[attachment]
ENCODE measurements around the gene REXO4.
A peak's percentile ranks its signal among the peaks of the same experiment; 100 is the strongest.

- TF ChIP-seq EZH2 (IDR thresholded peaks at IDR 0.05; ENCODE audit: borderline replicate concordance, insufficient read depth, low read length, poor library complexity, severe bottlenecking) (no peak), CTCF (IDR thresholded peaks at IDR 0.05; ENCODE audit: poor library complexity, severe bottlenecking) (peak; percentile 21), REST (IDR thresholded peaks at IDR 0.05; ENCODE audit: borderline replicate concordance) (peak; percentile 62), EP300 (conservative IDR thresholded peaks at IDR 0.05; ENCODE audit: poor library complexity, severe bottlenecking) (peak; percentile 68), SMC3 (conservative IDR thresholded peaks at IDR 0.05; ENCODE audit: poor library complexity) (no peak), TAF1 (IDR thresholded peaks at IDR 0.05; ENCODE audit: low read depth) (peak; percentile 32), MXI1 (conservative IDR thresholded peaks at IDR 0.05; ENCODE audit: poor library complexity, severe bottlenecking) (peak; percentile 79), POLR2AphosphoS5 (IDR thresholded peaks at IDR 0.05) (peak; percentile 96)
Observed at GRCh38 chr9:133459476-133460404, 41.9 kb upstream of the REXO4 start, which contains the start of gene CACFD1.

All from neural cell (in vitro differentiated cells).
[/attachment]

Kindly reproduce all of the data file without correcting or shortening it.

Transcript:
ENCODE measurements around the gene REXO4.
A peak's percentile ranks its signal among the peaks of the same experiment; 100 is the strongest.

- TF ChIP-seq EZH2 (IDR thresholded peaks at IDR 0.05; ENCODE audit: borderline replicate concordance, insufficient read depth, low read length, poor library complexity, severe bottlenecking) (no peak), CTCF (IDR thresholded peaks at IDR 0.05; ENCODE audit: poor library complexity, severe bottlenecking) (peak; percentile 21), REST (IDR thresholded peaks at IDR 0.05; ENCODE audit: borderline replicate concordance) (peak; percentile 62), EP300 (conservative IDR thresholded peaks at IDR 0.05; ENCODE audit: poor library complexity, severe bottlenecking) (peak; percentile 68), SMC3 (conservative IDR thresholded peaks at IDR 0.05; ENCODE audit: poor library complexity) (no peak), TAF1 (IDR thresholded peaks at IDR 0.05; ENCODE audit: low read depth) (peak; percentile 32), MXI1 (conservative IDR thresholded peaks at IDR 0.05; ENCODE audit: poor library complexity, severe bottlenecking) (peak; percentile 79), POLR2AphosphoS5 (IDR thresholded peaks at IDR 0.05) (peak; percentile 96)
Observed at GRCh38 chr9:133459476-133460404, 41.9 kb upstream of the REXO4 start, which contains the start of gene CACFD1.

All from neural cell (in vitro differentiated cells).